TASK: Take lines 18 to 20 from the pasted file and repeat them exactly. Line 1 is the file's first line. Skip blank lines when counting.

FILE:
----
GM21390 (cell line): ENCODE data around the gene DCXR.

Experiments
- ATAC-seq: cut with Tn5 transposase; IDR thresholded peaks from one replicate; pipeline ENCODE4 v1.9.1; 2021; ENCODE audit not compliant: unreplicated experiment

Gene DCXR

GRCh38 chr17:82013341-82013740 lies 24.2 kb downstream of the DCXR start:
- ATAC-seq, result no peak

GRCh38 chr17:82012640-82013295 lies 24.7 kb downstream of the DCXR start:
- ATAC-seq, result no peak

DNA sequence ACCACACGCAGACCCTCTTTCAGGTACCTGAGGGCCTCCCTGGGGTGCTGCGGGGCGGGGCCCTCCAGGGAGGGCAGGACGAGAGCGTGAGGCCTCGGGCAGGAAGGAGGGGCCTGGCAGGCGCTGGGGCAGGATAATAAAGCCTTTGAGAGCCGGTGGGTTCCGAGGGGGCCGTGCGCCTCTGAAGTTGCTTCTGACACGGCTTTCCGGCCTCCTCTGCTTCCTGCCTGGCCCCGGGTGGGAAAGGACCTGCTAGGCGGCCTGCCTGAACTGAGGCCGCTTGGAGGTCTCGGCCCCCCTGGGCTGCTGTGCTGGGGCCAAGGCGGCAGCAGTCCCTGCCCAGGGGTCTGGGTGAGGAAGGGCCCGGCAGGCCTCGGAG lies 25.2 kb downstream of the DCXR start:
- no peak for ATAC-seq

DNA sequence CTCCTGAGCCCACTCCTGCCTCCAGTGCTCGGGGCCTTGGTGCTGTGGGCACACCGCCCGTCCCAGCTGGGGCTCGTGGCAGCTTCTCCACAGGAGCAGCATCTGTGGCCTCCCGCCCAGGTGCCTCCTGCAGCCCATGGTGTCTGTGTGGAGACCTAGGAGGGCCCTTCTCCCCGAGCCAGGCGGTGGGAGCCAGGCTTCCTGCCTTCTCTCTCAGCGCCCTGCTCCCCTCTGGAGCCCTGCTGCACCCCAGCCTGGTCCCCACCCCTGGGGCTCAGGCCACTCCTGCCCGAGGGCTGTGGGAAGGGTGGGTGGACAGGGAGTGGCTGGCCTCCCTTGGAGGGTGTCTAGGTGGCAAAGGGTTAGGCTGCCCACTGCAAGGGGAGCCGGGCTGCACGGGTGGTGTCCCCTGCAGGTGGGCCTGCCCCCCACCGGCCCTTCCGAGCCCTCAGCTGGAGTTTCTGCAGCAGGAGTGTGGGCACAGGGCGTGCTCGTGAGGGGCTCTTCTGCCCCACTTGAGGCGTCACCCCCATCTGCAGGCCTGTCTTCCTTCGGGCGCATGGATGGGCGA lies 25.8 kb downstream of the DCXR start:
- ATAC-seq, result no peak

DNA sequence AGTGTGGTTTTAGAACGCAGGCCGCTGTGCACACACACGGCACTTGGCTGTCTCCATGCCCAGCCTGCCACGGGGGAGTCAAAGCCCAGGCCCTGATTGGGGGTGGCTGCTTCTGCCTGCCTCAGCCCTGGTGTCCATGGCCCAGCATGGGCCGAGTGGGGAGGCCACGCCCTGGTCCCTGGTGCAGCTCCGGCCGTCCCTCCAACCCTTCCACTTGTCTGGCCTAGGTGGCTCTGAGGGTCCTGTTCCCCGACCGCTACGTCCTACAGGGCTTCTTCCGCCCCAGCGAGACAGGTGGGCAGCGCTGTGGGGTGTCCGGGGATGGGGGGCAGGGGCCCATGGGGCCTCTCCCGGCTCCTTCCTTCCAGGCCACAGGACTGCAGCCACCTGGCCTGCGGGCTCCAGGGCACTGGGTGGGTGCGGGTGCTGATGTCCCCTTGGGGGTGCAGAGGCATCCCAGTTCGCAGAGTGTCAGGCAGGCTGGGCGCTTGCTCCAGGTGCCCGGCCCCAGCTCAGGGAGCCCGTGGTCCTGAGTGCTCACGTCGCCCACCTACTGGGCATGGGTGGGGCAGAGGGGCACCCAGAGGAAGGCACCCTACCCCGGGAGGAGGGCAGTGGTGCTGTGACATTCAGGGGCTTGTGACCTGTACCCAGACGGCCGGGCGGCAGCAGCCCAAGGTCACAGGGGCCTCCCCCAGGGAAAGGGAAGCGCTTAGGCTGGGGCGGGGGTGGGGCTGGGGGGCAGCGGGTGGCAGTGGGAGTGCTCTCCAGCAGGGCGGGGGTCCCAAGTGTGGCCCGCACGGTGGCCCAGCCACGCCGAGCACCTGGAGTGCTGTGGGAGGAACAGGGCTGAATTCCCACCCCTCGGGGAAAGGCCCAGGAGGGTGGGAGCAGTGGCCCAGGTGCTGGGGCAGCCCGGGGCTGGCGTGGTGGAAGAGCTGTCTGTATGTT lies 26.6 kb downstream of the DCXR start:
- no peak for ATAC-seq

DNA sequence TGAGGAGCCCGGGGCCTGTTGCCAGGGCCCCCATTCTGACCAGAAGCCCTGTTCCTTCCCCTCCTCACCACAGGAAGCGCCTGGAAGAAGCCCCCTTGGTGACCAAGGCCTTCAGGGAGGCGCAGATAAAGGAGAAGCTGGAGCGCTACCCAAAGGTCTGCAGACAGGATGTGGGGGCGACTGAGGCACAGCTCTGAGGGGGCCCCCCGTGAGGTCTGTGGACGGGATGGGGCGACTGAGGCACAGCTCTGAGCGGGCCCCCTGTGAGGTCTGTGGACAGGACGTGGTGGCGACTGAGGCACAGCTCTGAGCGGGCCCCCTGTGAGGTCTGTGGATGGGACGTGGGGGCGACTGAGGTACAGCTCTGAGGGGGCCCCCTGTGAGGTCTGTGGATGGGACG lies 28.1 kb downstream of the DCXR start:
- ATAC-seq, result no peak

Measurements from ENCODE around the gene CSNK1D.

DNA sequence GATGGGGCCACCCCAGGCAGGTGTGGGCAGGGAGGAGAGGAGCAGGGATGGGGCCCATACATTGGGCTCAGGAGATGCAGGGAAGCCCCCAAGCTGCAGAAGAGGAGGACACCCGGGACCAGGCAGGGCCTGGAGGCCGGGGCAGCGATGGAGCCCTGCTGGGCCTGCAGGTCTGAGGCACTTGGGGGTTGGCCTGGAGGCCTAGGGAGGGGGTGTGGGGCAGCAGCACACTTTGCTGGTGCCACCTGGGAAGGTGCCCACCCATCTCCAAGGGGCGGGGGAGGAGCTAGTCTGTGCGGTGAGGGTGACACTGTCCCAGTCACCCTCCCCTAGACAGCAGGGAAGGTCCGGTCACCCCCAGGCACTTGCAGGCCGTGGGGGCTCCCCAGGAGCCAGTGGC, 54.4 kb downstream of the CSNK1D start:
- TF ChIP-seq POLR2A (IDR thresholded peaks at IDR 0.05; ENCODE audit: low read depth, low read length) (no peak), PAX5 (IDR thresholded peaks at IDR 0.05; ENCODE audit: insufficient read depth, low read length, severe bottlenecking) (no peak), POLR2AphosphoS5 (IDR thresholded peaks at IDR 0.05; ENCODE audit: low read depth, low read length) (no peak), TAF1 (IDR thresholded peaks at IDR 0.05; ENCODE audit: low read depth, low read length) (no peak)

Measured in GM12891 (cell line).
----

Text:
DNA sequence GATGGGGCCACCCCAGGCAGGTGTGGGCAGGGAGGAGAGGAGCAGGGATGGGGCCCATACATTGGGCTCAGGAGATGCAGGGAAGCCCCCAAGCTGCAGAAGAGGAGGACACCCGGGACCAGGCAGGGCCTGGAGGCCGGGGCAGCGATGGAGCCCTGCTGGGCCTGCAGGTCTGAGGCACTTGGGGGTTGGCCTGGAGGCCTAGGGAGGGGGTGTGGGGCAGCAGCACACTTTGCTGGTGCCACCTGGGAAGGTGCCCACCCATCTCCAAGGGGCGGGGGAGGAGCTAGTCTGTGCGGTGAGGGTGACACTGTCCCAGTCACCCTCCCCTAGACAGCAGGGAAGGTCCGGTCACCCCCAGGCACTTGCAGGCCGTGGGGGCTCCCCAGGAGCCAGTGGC, 54.4 kb downstream of the CSNK1D start:
- TF ChIP-seq POLR2A (IDR thresholded peaks at IDR 0.05; ENCODE audit: low read depth, low read length) (no peak), PAX5 (IDR thresholded peaks at IDR 0.05; ENCODE audit: insufficient read depth, low read length, severe bottlenecking) (no peak), POLR2AphosphoS5 (IDR thresholded peaks at IDR 0.05; ENCODE audit: low read depth, low read length) (no peak), TAF1 (IDR thresholded peaks at IDR 0.05; ENCODE audit: low read depth, low read length) (no peak)

Measured in GM12891 (cell line).